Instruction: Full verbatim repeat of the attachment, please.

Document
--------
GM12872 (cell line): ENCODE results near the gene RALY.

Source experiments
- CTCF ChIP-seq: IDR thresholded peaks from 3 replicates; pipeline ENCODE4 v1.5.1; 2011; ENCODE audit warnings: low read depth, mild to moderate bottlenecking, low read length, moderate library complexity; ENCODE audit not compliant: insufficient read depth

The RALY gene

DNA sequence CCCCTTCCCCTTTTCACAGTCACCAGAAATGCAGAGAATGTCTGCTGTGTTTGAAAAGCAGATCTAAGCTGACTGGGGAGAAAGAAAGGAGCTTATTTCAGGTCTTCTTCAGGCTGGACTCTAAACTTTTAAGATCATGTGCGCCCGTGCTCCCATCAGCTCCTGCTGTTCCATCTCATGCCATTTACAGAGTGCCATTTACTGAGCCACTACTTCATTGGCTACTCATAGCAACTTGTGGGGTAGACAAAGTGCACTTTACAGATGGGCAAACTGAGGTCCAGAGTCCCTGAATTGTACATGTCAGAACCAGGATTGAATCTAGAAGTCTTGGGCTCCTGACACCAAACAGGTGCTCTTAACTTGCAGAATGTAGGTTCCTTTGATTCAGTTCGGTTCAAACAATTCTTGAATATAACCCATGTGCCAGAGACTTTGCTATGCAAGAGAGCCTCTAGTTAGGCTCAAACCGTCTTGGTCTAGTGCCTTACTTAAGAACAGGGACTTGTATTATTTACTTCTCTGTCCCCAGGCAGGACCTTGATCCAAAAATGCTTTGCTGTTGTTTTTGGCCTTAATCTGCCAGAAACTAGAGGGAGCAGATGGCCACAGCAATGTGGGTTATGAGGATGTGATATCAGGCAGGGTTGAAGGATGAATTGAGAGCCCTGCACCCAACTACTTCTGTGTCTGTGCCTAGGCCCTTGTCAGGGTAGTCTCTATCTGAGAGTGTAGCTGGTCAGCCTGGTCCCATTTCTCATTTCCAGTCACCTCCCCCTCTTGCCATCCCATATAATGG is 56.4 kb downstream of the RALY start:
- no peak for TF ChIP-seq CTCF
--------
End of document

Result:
GM12872 (cell line): ENCODE results near the gene RALY.

Source experiments
- CTCF ChIP-seq: IDR thresholded peaks from 3 replicates; pipeline ENCODE4 v1.5.1; 2011; ENCODE audit warnings: low read depth, mild to moderate bottlenecking, low read length, moderate library complexity; ENCODE audit not compliant: insufficient read depth

The RALY gene

DNA sequence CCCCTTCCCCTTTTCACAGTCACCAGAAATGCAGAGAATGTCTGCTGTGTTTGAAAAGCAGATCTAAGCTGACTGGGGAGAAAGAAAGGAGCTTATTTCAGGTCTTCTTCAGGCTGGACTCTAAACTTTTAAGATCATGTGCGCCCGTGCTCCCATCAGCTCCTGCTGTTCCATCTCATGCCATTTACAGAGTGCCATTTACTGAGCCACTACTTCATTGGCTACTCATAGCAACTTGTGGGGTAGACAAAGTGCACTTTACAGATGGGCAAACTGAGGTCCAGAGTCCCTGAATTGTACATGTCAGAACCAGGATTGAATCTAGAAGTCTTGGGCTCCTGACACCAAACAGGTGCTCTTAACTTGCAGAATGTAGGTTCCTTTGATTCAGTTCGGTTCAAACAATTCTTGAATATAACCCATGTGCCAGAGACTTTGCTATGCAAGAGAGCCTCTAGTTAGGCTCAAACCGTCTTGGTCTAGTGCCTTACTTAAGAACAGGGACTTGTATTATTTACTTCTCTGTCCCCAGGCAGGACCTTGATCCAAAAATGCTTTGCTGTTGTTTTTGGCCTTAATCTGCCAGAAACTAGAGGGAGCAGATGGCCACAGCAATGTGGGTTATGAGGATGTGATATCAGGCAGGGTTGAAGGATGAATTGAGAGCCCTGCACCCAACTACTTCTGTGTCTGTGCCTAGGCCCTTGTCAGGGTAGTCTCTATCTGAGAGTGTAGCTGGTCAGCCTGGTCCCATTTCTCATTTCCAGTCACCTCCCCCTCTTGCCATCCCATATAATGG is 56.4 kb downstream of the RALY start:
- no peak for TF ChIP-seq CTCF